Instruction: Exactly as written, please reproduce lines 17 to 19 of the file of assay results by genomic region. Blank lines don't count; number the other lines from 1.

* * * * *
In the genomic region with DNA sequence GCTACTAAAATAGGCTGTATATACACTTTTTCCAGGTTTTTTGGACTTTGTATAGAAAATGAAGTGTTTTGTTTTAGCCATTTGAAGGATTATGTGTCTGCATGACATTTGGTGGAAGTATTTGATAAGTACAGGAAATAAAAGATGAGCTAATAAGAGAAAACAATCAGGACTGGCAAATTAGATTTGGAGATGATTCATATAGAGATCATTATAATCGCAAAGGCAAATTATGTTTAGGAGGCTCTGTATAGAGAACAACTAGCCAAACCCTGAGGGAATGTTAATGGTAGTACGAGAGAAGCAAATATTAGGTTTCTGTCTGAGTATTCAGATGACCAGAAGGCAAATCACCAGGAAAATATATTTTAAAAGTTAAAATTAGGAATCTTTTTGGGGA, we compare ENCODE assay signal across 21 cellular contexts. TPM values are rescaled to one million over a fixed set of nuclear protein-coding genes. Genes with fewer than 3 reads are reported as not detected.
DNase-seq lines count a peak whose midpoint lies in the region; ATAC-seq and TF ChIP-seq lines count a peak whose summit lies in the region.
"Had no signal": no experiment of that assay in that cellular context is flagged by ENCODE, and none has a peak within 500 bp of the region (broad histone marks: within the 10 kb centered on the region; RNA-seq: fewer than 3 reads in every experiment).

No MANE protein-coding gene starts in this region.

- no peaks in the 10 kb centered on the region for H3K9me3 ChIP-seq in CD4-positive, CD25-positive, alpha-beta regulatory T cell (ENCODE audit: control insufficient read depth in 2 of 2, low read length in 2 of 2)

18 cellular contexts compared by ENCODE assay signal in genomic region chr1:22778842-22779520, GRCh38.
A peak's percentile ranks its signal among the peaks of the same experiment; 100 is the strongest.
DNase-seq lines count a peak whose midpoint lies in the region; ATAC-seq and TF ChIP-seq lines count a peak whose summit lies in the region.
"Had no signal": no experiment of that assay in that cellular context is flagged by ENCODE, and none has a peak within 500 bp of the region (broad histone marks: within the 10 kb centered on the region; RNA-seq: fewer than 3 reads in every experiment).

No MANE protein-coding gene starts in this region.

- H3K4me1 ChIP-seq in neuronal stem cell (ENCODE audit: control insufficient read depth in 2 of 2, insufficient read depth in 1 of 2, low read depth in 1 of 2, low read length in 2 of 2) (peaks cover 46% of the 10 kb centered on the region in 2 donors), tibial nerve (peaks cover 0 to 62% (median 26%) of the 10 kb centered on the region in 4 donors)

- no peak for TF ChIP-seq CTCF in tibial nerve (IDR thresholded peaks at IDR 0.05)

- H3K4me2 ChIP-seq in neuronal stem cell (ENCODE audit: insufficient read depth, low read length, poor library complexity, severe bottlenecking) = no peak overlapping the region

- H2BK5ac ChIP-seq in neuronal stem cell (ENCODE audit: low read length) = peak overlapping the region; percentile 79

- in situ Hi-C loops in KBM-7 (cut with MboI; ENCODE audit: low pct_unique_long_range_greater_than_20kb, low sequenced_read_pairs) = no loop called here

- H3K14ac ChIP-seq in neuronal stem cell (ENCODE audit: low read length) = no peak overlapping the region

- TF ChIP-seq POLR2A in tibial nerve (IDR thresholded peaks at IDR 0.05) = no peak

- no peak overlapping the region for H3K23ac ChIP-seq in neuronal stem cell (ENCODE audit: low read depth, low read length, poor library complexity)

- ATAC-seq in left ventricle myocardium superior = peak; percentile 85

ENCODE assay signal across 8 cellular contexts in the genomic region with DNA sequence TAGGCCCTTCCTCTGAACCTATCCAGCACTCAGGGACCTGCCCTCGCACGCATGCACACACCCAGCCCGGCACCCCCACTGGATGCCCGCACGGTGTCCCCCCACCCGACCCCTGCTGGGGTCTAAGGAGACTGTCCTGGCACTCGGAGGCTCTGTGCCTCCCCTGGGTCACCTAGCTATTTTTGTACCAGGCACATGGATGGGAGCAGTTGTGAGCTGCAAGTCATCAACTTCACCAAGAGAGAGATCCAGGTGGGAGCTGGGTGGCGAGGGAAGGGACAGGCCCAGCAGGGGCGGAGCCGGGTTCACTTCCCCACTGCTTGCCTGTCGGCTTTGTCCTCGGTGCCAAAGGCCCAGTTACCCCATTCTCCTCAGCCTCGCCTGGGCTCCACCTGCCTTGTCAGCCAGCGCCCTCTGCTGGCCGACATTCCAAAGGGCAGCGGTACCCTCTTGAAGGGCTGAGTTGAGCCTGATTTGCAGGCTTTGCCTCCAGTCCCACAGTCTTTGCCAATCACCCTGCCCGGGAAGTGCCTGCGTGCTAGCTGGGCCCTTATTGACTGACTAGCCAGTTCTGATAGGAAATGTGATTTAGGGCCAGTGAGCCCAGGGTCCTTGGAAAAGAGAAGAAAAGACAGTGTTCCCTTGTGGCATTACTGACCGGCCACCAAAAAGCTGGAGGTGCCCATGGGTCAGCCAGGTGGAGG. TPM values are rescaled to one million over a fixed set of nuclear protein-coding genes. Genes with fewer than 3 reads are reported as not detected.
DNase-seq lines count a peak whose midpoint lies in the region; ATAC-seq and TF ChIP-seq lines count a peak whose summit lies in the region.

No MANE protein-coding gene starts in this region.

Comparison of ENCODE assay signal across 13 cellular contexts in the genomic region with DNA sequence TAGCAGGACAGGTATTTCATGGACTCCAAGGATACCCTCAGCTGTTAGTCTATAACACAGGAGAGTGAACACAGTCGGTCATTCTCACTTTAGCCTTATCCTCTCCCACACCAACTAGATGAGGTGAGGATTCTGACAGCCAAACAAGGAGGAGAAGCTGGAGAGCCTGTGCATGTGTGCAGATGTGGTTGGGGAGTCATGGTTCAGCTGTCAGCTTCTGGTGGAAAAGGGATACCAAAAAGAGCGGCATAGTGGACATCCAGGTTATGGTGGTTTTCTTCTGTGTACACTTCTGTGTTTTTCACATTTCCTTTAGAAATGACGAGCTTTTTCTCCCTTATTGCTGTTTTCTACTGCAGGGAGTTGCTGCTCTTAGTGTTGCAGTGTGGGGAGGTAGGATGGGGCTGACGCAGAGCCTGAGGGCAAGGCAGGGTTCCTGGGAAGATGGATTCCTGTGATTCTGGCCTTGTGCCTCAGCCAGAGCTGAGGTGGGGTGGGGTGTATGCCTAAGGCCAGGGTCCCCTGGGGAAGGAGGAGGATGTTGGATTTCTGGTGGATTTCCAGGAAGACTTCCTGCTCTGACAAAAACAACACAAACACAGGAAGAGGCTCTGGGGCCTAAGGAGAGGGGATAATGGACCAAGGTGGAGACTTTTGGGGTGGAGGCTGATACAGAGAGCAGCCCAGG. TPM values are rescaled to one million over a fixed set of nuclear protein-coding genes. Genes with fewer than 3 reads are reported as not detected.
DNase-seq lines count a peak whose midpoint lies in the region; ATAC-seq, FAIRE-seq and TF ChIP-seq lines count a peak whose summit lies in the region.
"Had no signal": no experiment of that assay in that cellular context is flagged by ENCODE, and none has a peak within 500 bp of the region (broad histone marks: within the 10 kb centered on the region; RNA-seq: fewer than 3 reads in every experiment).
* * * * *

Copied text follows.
- TF ChIP-seq POLR2A in tibial nerve (IDR thresholded peaks at IDR 0.05) = no peak

- no peak overlapping the region for H3K23ac ChIP-seq in neuronal stem cell (ENCODE audit: low read depth, low read length, poor library complexity)

- ATAC-seq in left ventricle myocardium superior = peak; percentile 85